The Obama administration has repeatedly said it would try to help homeowners facing foreclosure. But its principal mortgage-relief effort is faltering. More than half of those who enrolled in the program are have now fallen out of it, the Treasury Department said Wednesday.
This week, Treasury Secretary Timothy F. Geithner and the Obama administration’s newly appointed consumer protection adviser, Elizabeth Warren, also vowed to simplify the process for getting a mortgage.
But when asked to respond to problems plaguing foreclosures at the companies controlled by the Treasury, a spokesman repeatedly declined to respond to questions, saying only that the agency does not involve itself in the companies’ day-to-day affairs.
Some of the problems in foreclosure paperwork are being created because mortgage loans were repackaged and resold to investors so often that the physical documents become lost. It’s the job of a document processor to present and vouch for the authenticity and accuracy of these papers, but attorneys for homeowners have unearthed examples where critical records are forged.
In theory, a judge should review the files one more time. But after the crisis produced massive numbers of delinquent homeowners, judges in many cases became overwhelmed.
Some simply took at face value the documents handed over to them by the lenders – who in many cases were not checking the files, either, according to interviews with judges, attorneys and consumer groups.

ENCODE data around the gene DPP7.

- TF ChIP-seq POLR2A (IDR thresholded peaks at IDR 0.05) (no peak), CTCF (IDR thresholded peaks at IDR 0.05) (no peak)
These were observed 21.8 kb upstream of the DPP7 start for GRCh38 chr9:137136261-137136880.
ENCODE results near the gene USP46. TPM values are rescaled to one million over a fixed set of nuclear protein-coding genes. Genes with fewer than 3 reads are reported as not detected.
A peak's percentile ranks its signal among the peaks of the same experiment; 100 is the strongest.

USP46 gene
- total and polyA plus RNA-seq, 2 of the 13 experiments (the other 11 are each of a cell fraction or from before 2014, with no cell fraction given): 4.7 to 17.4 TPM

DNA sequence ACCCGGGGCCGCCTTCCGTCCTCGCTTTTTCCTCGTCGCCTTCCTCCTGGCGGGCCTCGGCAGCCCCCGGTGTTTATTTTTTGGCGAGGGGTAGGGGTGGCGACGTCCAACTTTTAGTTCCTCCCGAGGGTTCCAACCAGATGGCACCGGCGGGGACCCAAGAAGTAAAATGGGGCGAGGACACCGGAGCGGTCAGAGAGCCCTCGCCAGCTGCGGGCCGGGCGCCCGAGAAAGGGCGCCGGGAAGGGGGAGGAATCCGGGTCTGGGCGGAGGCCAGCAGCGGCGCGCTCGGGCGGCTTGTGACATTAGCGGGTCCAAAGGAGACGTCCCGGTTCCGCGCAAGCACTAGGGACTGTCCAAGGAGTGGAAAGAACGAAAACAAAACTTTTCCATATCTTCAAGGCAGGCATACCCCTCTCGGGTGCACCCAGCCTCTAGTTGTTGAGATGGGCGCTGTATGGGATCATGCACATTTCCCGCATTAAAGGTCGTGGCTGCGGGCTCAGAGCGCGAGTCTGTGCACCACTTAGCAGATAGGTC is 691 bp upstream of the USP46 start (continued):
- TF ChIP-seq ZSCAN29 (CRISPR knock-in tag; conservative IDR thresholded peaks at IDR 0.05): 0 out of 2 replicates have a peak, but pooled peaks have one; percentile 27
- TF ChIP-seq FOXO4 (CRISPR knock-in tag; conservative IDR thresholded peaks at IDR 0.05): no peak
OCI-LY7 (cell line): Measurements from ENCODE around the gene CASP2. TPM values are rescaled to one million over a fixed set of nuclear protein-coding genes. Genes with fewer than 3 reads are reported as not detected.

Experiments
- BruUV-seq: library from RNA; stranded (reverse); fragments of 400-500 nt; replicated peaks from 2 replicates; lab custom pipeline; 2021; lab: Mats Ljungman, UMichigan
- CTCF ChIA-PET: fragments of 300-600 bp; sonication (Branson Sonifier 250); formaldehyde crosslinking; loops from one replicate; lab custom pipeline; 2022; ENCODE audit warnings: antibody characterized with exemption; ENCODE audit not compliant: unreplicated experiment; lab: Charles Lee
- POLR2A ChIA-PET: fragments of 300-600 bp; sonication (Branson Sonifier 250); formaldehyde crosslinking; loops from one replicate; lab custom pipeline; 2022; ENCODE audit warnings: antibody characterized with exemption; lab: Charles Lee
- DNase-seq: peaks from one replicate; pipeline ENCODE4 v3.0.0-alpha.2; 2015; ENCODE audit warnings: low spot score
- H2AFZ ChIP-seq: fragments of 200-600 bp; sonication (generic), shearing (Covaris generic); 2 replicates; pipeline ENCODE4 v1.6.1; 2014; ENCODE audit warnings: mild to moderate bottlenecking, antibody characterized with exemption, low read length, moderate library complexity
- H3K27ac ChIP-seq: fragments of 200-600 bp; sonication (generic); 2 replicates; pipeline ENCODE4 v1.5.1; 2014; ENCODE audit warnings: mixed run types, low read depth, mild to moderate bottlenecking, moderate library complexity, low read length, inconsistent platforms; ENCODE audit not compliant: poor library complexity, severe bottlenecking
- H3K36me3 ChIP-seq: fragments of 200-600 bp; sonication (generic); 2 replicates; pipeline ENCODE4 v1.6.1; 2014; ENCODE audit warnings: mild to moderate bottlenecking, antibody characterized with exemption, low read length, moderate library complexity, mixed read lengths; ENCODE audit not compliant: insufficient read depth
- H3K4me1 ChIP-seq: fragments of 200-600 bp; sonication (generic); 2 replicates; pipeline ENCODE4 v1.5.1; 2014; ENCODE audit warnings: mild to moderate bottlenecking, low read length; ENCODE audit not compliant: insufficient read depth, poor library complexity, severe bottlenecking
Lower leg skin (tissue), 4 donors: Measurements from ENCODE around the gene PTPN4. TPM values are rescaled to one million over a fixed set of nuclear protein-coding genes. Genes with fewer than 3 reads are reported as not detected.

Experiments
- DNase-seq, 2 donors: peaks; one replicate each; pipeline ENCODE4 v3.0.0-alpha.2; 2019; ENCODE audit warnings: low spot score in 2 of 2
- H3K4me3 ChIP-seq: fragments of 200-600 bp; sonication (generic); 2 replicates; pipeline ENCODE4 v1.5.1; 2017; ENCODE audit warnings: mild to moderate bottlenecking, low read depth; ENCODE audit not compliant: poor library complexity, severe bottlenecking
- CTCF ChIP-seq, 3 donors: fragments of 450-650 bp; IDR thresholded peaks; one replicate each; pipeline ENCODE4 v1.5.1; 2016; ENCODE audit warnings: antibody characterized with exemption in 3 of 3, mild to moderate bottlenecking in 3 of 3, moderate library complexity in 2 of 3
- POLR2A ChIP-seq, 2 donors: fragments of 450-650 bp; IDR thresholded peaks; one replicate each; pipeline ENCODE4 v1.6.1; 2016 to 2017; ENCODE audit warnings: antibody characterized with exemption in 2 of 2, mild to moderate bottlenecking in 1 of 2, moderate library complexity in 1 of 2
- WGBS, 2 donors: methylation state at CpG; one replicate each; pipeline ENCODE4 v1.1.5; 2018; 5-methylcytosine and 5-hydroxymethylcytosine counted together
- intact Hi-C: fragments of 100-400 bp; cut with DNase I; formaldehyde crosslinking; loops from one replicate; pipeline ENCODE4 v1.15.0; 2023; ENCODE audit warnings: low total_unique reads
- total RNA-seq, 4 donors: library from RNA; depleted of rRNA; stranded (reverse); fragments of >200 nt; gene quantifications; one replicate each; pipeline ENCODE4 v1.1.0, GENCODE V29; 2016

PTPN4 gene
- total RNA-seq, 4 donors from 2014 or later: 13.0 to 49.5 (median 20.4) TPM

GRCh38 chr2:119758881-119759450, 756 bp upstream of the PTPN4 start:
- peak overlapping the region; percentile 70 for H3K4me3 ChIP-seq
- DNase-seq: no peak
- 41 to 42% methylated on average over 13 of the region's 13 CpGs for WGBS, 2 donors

In some Florida courts, for instance, many judges automatically approve a foreclosure unless a borrower can point to a specific problem. Homeowners are given five minutes for a presentation. Often, they do not bother to show up.
Arthur M. Schack, a Kings County Supreme Court judge in Brooklyn, said it’s clear those involved in the foreclosure process are taking the legal requirements too lightly. They forget, he said, that there’s a bigger picture to think about: People are losing their homes.
Schack has become infamous among some of the nation’s most powerful banks for rejecting foreclosure motions that come across his courtroom – about half of the hundreds of files that he has reviewed over nearly three years. He said Ally’s document-processing violations shouldn’t be dismissed lightly.
"There are procedures to be followed in order to get a foreclosure, and you either get it right or not. Either you’re pregnant or not. There’s no in-between," he said.
But Judge Isaac Garb, a retired trial judge in Bucks County, Pa., who has heard many foreclosure cases and still oversees mortgage mediations, had a different view.
He said that because foreclosure files contain standard language, document processors such as Stephan do not need to review every page. He added that the signers are verifying only that the information in the file is "true and correct to the best of his/her knowledge, information and belief."
Often, homeowners are using minor problems in the documents simply to stall the foreclosure process as long as possible, Garb said.
David Berenbaum, chief program officer for the nonprofit National Community Reinvestment Coalition, said companies eager to get bad loans off their books quickly have given rise to a foreclosure system that is as faulty as the excessive lending that created the problem in the first place.
"What’s happened here is that there are these foreclosure machines that don’t do due diligence and that are profiting at the expense of consumers," he said.
Dennis reported from Doylestown, Pa. Staff researchers Julie Tate and Magda Jean-Louis contributed to this report.
Over 62 million mortgages are now held in the name of MERS, an electronic recording system devised by and for the convenience of the mortgage industry. A California bankruptcy court, following landmark cases in other jurisdictions, recently held that this electronic shortcut breaks the chain of title, voiding foreclosure.
The logical result could be 62 million homes might be foreclosure-proof.